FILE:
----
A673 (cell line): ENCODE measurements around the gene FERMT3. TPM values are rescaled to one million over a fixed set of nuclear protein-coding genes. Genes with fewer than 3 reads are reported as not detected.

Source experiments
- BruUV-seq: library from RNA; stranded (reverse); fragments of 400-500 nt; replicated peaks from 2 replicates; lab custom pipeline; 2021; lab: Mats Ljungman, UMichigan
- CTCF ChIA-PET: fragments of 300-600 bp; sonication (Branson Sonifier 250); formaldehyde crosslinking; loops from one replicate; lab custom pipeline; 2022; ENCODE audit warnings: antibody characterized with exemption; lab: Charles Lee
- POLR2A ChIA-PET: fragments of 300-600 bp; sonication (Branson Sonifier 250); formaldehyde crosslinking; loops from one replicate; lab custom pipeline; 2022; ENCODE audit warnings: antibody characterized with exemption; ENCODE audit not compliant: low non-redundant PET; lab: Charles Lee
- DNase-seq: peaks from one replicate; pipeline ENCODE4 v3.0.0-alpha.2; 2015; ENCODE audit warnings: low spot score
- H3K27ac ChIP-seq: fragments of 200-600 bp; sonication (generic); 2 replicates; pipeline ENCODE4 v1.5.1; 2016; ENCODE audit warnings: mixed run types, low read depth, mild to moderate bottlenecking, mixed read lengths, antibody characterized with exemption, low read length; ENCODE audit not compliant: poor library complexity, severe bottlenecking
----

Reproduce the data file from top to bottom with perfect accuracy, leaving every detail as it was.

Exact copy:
A673 (cell line): ENCODE measurements around the gene FERMT3. TPM values are rescaled to one million over a fixed set of nuclear protein-coding genes. Genes with fewer than 3 reads are reported as not detected.

Source experiments
- BruUV-seq: library from RNA; stranded (reverse); fragments of 400-500 nt; replicated peaks from 2 replicates; lab custom pipeline; 2021; lab: Mats Ljungman, UMichigan
- CTCF ChIA-PET: fragments of 300-600 bp; sonication (Branson Sonifier 250); formaldehyde crosslinking; loops from one replicate; lab custom pipeline; 2022; ENCODE audit warnings: antibody characterized with exemption; lab: Charles Lee
- POLR2A ChIA-PET: fragments of 300-600 bp; sonication (Branson Sonifier 250); formaldehyde crosslinking; loops from one replicate; lab custom pipeline; 2022; ENCODE audit warnings: antibody characterized with exemption; ENCODE audit not compliant: low non-redundant PET; lab: Charles Lee
- DNase-seq: peaks from one replicate; pipeline ENCODE4 v3.0.0-alpha.2; 2015; ENCODE audit warnings: low spot score
- H3K27ac ChIP-seq: fragments of 200-600 bp; sonication (generic); 2 replicates; pipeline ENCODE4 v1.5.1; 2016; ENCODE audit warnings: mixed run types, low read depth, mild to moderate bottlenecking, mixed read lengths, antibody characterized with exemption, low read length; ENCODE audit not compliant: poor library complexity, severe bottlenecking